I played the first four episodes of Life is Strange right before I went back to college for the fall. I expected a semester in which everything would fall into place for me. But most of my relationships and plans didn’t meet those expectations, largely because I acted as if conflicts and desires would sort themselves out on their own. The happenings (and often, non-happenings) of this semester started to deteriorate my mental health, and I played the conclusion to Life is Strange over Thanksgiving break--when I was at my worst this year. And I still don’t know if I’ve processed the ending right. The game’s ending is cheap, emotionally manipulative, and judgmental, but it is also the logical development of the game’s plot. You can see the final choice coming probably by the end of Episode 1. So why was I so upset about it if it was everything I expected? I guess because it was the most explicit time the game looked me in the eye to say that the way I wanted the world was wrong--that if I wanted to have my way, natural forces would destroy the world for everyone else. Life is Strange tells me I’m selfish for wanting to be happy, and I’m scared that it’s right. And I want to be able to accept that since I’m usually on board with games that decentralize and deny the player’s wants (MGS2, Stanley Parable, Spec Ops). But Life is Strange seems more like a personal accusation than those other games. I guess that’s because MGS2 and Spec Ops say it’s bad to want to be a videogame war hero, an idea I can get behind, whereas Life is Strange says it’s bad to want to be gay in love. Obviously that’s reductive--obviously that’s not what Life is Strange is trying to say. The game wants to say that you can’t have a perfect life, and trying to control the world and other people to have a perfect life is wrong. But to stake that conflict entirely on a queer relationship? Maybe it’d be less of a problem if more games had diverse queer representations to begin with, but really--

--it just makes me feel like the Devil. Life is Strange makes me feel like the Devil, and shames me for it.

We Know the Devil makes me feel like the Devil, and loves me for it.

Out of everything I played, watched, and read in 2015, I’ll remember We Know the Devil the most. It’s far and away my favorite game of the year and could easily be considered one of my favorite games ever. I really appreciate that this game exists as I ride out these last few months of being a teenager.

We Know the Devil is a visual novel different from the more traditional Western magical girl stories of Buffy and Life is Strange because not only does the world hate its teens, but the teens hate themselves. They’re not even really trying to save the world either--they’re just trying to survive it.

I went to Catholic school all my life, so being queer was essentially not an option, what with people around me saying that being gay is at best something to be controlled and repressed and at worst just inhuman. And I was very good at repressing queerness in high school (so was everyone else it seems--I don’t know if anyone else in my class was out at the time), even though that must have compounded my self-hate back then. The characters of We Know the Devil also live in a world where being queer means being the devil, and the trio struggles to hold their friendships together amidst their self-loathing and shared isolation. I see a little bit of myself in all the characters’ responses to their pain. Jupiter tries to hide her desires by trying to be perfect, Venus hides her fears by being a pushover, and Neptune hides her pain by being cold, bitter, and mean. There’s a character who I identify with the most, but I’m, uh--*snaps hair tie against wrist*--not telling. Just go play the game.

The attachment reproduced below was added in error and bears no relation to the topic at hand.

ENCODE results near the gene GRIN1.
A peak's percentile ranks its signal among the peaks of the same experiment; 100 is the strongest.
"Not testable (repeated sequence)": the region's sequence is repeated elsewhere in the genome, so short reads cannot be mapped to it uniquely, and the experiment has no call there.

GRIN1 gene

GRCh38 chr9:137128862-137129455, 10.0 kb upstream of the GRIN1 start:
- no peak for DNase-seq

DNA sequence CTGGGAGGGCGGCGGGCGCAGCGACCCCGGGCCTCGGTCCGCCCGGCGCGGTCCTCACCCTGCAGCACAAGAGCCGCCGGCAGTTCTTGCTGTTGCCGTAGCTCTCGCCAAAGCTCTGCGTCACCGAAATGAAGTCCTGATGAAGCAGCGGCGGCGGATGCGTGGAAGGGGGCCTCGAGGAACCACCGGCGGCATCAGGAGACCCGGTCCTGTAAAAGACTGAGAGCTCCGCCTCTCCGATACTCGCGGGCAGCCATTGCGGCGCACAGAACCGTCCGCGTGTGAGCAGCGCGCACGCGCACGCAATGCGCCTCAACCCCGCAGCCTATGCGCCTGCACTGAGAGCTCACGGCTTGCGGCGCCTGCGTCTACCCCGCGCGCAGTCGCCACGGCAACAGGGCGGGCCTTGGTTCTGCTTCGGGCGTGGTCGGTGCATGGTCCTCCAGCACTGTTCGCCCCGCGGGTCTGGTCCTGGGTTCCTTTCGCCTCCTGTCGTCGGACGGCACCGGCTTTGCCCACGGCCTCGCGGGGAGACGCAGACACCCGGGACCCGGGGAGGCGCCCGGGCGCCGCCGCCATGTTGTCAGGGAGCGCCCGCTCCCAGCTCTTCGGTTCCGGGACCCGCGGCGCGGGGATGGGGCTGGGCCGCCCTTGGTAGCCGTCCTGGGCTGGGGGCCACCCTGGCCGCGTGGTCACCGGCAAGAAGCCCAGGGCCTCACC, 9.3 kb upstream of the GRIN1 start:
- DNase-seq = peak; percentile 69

The three protagonists of the game are all lovable, and the dynamics between them are hilarious and heart-wrenching. Aevee Bee’s writing is consistently amazing, maneuvering flawlessly between passive-aggressive jokes and tender heart-to-hearts. Mia Schwartz’s character designs are beautiful and fit each character’s personality wonderfully, and Alec Lambert’s soundtrack flits between warm and harrowing synths.

You play the game by pairing up two of the characters in different scenes, and the one most often left out is taken by the devil at the end of the game. The game depicts how friendships often unintentionally come at the expense of other friendships, and the final scene is a metaphor for being left to deal with your pain and unfulfilled desires on your own. This system makes playing the game so guilt-ridden because none of the characters deserve to be pushed out. The game’s three endings simulate some of my experiences of loneliness this semester. I’ve several times been upset (along with drunk) about feeling unable to share feelings or Real Shit with certain people. Because the few times I have, I feel like I’ve been either hand-waved or met with little reciprocating honesty. It’s the worst feeling in the world to have people you trust shut you out like that, and I’ve sort of “lost it” a few times. Someone has videos of me babbling about subjectivity and yelling about “what’s wrong with me!” and being a “negative ball of negative awfulness” ~to no one in particular~ at 2 AM. That’s what being the Devil is. The Devil’s the only one who’ll hold you in those situations.

But the times that friends have taken care of me this year have meant the world to me. The game’s “true” ending shares the beautiful possibility of a community of friends in which no one gets left out. It’s presented as an ideal that takes work and effort but certainly isn’t impossible. That ending inspires me to put in that work both for myself and others in 2016--to love myself and find others who can know the devil with me. It’s not going to be easy, but I’m definitely going to try to be better to myself and the people around me.

I just heard it’s on Steam Greenlight. Please go vote for it!

Honorable Mentions

Bayonetta 1 & 2
Jessica Jones/Daredevil
Metal Gear Rising: Revengeance
FKA twigs- M3LL155X
The Beginner’s Guide

In between semesters, free from a good deal of responsibilities, I have all this energy re: making 2016 better. And I don’t want this energy to die out by the time I make it back to campus. So I really want to hold myself to higher standards, to improve my craft, my relationships, and my self.

Thanks to everyone who’s been awesome and supportive this year! Here’s to building something great in 2016.